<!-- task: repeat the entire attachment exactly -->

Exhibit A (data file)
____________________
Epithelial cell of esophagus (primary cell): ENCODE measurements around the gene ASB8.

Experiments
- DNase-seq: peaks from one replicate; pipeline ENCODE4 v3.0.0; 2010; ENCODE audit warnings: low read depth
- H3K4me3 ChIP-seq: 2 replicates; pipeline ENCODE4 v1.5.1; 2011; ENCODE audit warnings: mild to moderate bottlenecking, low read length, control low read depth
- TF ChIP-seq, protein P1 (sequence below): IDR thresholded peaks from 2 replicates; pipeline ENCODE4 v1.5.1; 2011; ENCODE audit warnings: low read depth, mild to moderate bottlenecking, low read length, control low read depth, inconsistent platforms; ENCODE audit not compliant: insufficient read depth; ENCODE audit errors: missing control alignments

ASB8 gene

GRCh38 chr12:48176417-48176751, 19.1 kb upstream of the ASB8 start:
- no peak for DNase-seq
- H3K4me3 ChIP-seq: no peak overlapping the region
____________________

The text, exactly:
Epithelial cell of esophagus (primary cell): ENCODE measurements around the gene ASB8.

Experiments
- DNase-seq: peaks from one replicate; pipeline ENCODE4 v3.0.0; 2010; ENCODE audit warnings: low read depth
- H3K4me3 ChIP-seq: 2 replicates; pipeline ENCODE4 v1.5.1; 2011; ENCODE audit warnings: mild to moderate bottlenecking, low read length, control low read depth
- TF ChIP-seq, protein P1 (sequence below): IDR thresholded peaks from 2 replicates; pipeline ENCODE4 v1.5.1; 2011; ENCODE audit warnings: low read depth, mild to moderate bottlenecking, low read length, control low read depth, inconsistent platforms; ENCODE audit not compliant: insufficient read depth; ENCODE audit errors: missing control alignments

ASB8 gene

GRCh38 chr12:48176417-48176751, 19.1 kb upstream of the ASB8 start:
- no peak for DNase-seq
- H3K4me3 ChIP-seq: no peak overlapping the region